There he sat, pecking away on a manual typewriter, wearing suspenders and sucking on oranges, while a ceiling fan slowly turned above him.

Now that's what a writer should look like.

And, as it turns out, "Ask the Dust" is a fascinating character study, a two-hour look at a strained, passionate, ultimately doomed romance between the struggling Italian-American writer Bandini and the beautiful, haunted Mexican waitress Camilla Lopez (Salma Hayek), in Depression-era Los Angeles.

There's is something quite romantic about the image of the starving writer, although such a life is anything but easy. Arturo struggles to pay his rent, is reduced to stealing milk from a delivery cart and most of the time can barely afford a 5-cent cup of coffee.

It's at a diner, spending his last buffalo nickel, where Arturo meets Camilla. They clash at first. Trade insults, ethnic slurs and frustrations.

But the chemistry is palpable. They both deny it for half the movie, but when it comes, it lands like a tidal wave, massive and full of force.

Farrell somehow manages to lose his Irish baroque while wrapping himself in this character. You'd swear he is what he's playing, a young Italian from Colorado. You first think Arturo's sarcastic, angry facade is an act, a hat he wears as the worldly writer.

But over the course of two hours, you learn where it comes from. The slights back in Colorado, all the taunts of "dago" and "greaser" he endured from his classmates.

Camilla can feel his pain. The 1930s were a bad time to be anything but Anglo. When she and Arturo take in a movie, "Dames," at a theater near Laguna Beach, the woman in the seat beside her stares her down, and finally moves to another seat.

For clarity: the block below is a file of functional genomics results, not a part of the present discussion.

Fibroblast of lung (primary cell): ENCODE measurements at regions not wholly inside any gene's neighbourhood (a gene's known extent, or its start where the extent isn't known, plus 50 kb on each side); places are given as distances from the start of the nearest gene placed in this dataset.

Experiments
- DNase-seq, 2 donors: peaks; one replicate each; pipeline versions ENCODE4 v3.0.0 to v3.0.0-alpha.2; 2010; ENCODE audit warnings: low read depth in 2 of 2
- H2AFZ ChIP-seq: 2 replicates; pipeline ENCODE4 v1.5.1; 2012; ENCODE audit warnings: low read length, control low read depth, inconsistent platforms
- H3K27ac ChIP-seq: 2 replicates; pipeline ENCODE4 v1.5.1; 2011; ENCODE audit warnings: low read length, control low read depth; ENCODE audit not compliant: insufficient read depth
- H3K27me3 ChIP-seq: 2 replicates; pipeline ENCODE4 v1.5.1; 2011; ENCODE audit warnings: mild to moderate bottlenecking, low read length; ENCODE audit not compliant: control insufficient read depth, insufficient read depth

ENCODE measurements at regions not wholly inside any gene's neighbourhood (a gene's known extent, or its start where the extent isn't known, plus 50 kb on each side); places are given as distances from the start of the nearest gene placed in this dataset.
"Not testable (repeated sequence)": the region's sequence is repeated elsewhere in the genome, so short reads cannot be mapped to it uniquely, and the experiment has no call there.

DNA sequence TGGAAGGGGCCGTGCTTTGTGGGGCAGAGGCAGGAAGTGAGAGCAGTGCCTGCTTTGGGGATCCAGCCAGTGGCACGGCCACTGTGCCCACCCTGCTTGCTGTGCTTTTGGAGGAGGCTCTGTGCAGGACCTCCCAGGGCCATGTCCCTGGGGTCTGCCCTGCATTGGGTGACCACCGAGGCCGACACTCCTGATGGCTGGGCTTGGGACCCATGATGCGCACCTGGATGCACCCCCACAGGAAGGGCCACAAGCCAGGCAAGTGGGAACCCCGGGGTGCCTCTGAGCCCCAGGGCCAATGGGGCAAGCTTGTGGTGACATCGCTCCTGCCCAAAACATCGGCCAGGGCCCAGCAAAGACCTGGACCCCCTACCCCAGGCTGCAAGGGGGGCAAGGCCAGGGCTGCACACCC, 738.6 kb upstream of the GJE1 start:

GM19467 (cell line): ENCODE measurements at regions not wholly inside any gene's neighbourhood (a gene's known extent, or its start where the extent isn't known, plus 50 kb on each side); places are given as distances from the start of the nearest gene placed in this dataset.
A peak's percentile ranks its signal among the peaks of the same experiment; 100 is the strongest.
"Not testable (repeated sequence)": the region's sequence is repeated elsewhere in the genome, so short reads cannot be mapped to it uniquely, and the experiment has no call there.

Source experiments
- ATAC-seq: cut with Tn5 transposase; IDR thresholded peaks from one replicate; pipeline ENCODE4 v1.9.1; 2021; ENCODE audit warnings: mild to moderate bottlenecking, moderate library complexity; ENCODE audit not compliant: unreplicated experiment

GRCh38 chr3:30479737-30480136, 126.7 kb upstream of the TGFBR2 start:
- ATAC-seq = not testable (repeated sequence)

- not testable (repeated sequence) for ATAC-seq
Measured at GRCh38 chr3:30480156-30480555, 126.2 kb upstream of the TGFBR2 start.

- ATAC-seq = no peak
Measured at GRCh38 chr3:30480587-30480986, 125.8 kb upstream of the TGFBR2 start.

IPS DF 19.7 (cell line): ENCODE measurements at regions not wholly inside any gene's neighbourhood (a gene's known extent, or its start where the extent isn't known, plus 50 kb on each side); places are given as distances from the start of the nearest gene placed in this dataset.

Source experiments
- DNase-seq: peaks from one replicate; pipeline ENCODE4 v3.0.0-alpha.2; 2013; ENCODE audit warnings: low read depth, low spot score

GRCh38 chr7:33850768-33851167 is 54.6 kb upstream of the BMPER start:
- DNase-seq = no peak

It's made worse when the couple sit through Ruby Keeler's infamous line from the movie, "I'm free, I'm white and I'm 21."

What makes this film so engaging is director Robert Townes' laid-back pace. Unlike virtually every other movie released in Hollywood these days, "Ask the Dust" allows for character development. Watching Arturo and Camilla find solace in each other's arms is a delight. It's honest, it's adult, it's real. There's no adolescent "Golly gee whiz" to this romance. Arturo and Camilla are two world-weary adults, both somewhat beaten down by life, who have no illusions and hear no violins.

Both, in their respective ways, are chasing the American dream. Arturo will become the voice of Los Angeles, destined to be the next Hemingway, Fitzgerald and Faulkner all rolled into one. When he receives encouragement (and the occasional check) from magazine editor H.L. Mencken, you rejoice along with him.